Mary Shelley was one of a number of celebrated female writers of the early 1800s, which included Jane Austen, Charlotte, Emily and Anne Bronte, and Elizabeth Barrett Browning. These writers marked a revolution in the publication and popularity of works by female authors – many of whom initially published their work anonymously or under a male pseudonym. Their writings became a powerful tool for women to make their voices heard outside of the home, take control of their lives and reflect on the position of women in society.
Mary Shelley (1797-1851) was the daughter of the philosopher novelist, William Godwin, and the revolutionary feminist writer, Mary Wollstonecraft (who died shortly after she was born). She later went on to marry the Romantic poet Percy Shelley. Unlike her male peers, she had no formal schooling, but was educated at home and learned much from her father, his friends and from public lectures and demonstrations. These included the Italian physicist and philosopher Dr Luigi Galvani and his nephew Giovanni Aldini who demonstrated how to pass an electric current through the nerves of a dead body – undoubtedly an inspiration for her famous gothic novel Frankenstein.
Frankenstein tells the story of Dr Victor Frankenstein who discovers the secret of making objects animate and then goes on to create a ‘monster’. Frankenstein was not an instant success and received mixed reviews when it was published in 1818 – originally without Mary’s name. It became popular a few years later when it was picked up and re-worked as a stage play. But it was cinema that turned it into the sensation we recognise today. The first film adaptation was made in 1910. Since then, there have been around 150 further versions on different mediums. Today, ‘Frankenstein’s monster’ has become a familiar part of the English Language and remains an iconic image in popular culture (not least at Halloween parties!).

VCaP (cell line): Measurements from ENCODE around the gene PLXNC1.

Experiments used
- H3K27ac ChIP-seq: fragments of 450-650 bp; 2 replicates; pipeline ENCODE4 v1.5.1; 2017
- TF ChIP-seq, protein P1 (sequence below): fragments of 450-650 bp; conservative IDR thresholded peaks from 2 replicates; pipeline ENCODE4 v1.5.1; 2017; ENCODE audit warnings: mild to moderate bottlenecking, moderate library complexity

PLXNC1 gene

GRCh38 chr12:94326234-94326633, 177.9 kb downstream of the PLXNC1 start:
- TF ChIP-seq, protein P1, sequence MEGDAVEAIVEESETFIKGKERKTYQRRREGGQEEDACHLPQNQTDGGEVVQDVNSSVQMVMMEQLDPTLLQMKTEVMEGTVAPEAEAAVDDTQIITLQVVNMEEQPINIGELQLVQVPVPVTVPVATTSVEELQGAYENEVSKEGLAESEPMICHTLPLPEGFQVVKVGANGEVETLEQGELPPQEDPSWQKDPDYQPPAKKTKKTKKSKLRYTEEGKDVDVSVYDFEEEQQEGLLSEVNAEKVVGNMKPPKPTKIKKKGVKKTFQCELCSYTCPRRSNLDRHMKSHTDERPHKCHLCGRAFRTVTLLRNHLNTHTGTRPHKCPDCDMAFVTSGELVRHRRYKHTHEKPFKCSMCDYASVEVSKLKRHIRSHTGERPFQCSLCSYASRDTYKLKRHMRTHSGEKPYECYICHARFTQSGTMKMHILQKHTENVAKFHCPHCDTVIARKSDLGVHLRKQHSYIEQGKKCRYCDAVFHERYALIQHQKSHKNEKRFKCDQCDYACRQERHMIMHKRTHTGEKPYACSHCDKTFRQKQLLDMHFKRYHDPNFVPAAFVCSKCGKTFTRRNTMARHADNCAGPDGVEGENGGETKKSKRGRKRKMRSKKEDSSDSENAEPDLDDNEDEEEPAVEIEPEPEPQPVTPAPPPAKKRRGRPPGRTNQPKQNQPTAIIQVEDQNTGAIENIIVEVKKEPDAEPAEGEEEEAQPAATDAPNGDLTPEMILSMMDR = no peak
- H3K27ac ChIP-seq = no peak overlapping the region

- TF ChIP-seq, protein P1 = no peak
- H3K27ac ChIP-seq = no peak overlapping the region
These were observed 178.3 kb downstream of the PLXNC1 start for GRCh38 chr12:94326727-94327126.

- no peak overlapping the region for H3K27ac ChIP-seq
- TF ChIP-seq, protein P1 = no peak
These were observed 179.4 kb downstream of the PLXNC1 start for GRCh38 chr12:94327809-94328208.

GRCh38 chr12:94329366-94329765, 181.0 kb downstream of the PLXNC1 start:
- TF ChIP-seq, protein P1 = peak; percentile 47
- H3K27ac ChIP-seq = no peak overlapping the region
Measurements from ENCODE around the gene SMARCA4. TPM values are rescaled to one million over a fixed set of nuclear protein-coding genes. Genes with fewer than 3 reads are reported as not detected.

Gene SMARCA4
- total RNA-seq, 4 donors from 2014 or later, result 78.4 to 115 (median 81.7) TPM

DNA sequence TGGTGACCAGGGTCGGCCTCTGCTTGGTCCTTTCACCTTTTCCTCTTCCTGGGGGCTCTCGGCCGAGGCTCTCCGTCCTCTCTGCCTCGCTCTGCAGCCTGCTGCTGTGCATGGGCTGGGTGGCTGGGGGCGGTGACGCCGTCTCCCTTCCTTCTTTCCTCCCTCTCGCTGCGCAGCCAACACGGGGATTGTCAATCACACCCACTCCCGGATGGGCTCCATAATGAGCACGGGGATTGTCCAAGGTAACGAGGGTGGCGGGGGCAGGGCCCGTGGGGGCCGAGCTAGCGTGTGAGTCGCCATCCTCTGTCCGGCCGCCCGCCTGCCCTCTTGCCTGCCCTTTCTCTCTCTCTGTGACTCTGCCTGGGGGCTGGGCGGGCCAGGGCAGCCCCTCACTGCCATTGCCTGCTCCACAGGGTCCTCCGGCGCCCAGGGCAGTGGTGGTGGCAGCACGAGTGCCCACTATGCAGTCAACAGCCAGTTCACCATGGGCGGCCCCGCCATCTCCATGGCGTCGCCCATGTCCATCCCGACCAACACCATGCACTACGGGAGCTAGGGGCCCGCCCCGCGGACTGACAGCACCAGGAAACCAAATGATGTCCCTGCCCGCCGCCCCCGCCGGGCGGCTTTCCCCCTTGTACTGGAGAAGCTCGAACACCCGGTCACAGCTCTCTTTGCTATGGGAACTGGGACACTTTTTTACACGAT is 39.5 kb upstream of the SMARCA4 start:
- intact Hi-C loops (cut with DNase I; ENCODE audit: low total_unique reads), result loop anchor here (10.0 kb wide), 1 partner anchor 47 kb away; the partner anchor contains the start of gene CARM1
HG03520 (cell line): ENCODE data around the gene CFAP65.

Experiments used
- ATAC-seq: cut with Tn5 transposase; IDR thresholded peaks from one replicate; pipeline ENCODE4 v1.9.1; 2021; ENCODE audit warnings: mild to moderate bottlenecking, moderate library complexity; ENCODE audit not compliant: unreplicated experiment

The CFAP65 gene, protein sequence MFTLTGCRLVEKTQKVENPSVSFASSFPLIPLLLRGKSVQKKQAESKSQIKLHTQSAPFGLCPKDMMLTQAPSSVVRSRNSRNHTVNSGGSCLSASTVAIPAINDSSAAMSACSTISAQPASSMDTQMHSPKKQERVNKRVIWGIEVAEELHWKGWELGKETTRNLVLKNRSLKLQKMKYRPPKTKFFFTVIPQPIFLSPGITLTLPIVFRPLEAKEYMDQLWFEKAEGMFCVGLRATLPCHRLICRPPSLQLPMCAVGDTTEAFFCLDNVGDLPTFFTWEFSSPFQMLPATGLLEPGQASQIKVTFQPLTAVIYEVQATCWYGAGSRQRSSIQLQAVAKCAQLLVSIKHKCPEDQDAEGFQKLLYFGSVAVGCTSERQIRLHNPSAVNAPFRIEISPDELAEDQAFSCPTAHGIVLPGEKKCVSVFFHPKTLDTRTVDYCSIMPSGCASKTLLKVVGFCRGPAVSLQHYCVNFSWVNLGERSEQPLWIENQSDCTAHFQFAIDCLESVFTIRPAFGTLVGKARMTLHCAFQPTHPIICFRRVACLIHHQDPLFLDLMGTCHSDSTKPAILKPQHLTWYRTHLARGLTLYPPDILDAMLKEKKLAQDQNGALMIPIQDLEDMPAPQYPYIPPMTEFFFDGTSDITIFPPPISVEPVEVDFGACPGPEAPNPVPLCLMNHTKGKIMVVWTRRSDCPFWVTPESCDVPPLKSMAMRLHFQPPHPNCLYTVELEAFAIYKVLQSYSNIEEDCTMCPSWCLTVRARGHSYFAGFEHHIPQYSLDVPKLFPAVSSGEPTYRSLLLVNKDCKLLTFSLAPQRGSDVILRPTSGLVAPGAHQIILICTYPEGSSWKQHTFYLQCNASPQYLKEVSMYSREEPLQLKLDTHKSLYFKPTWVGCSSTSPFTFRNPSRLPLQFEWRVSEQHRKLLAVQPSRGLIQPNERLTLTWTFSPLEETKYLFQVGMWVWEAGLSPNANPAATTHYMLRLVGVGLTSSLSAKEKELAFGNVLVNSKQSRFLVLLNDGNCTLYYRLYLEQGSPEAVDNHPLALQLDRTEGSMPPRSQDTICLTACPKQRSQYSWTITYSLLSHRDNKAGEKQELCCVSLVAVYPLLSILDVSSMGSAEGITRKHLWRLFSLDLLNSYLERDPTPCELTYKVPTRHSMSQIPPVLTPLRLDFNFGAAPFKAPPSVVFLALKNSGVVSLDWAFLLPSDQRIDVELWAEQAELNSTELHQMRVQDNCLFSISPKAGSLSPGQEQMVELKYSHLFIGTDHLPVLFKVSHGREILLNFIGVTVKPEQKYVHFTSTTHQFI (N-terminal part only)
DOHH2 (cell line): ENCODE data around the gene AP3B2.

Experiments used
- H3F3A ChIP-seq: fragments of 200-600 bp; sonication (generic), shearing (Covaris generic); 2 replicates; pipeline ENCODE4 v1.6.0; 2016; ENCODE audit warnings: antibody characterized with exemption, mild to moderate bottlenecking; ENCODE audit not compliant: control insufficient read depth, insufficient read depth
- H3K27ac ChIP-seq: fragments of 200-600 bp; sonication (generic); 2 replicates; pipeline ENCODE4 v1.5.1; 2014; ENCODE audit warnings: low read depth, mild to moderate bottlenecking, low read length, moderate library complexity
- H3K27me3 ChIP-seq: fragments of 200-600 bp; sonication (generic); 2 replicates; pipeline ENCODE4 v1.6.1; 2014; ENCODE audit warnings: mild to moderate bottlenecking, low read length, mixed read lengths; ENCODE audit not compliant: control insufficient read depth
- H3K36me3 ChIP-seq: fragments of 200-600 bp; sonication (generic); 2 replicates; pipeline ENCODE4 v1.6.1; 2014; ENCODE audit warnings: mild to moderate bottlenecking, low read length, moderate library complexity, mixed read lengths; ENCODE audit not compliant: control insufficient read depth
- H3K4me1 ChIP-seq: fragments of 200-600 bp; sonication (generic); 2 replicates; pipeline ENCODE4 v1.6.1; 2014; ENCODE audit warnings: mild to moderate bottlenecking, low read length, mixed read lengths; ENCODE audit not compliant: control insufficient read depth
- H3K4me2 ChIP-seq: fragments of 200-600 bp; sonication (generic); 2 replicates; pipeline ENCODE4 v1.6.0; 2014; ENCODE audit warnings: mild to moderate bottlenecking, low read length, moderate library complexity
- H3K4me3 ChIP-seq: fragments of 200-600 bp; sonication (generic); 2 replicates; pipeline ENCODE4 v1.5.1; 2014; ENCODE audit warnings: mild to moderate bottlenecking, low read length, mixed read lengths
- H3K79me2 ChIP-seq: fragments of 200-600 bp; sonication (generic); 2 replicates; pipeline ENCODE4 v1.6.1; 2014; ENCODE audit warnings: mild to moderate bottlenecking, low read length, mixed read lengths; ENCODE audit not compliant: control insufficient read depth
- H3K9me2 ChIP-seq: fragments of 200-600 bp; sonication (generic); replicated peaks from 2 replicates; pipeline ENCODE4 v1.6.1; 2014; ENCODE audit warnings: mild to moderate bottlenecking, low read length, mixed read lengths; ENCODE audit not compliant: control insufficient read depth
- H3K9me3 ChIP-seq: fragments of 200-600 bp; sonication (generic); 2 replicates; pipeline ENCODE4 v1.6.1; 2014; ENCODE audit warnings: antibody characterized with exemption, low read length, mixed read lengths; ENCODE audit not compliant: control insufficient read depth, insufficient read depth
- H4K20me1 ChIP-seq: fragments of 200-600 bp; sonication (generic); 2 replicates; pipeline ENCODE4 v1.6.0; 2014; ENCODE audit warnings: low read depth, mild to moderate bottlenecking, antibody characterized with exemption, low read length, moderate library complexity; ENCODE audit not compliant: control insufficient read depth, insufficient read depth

There have been many different interpretations of the story’s themes which centre around our very existence – why are we here? What is our purpose in life? The book is often seen as promoting the revolutionary ideas of the time – Victor challenges authority (God) by creating life himself. The Monster is also revolutionary in its hostility towards authority (its ‘father’). Others argue that Mary is being critical of political revolution since both the Monster and Victor are eventually punished with death.
Early nineteenth century books did not have illustrated covers: the frontispiece is what appears on the title page inside the front cover. This illustration was produced for the first popular (cheap, single volume) edition of the book in 1831.
Did you know..?
The idea for the story came to Mary during a stormy summer night, while telling ghost stories with her husband and friends – including the Romantic poet (Lord) Byron. It is often referred to as the first true work of science fiction.
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This object is in the collection of British Library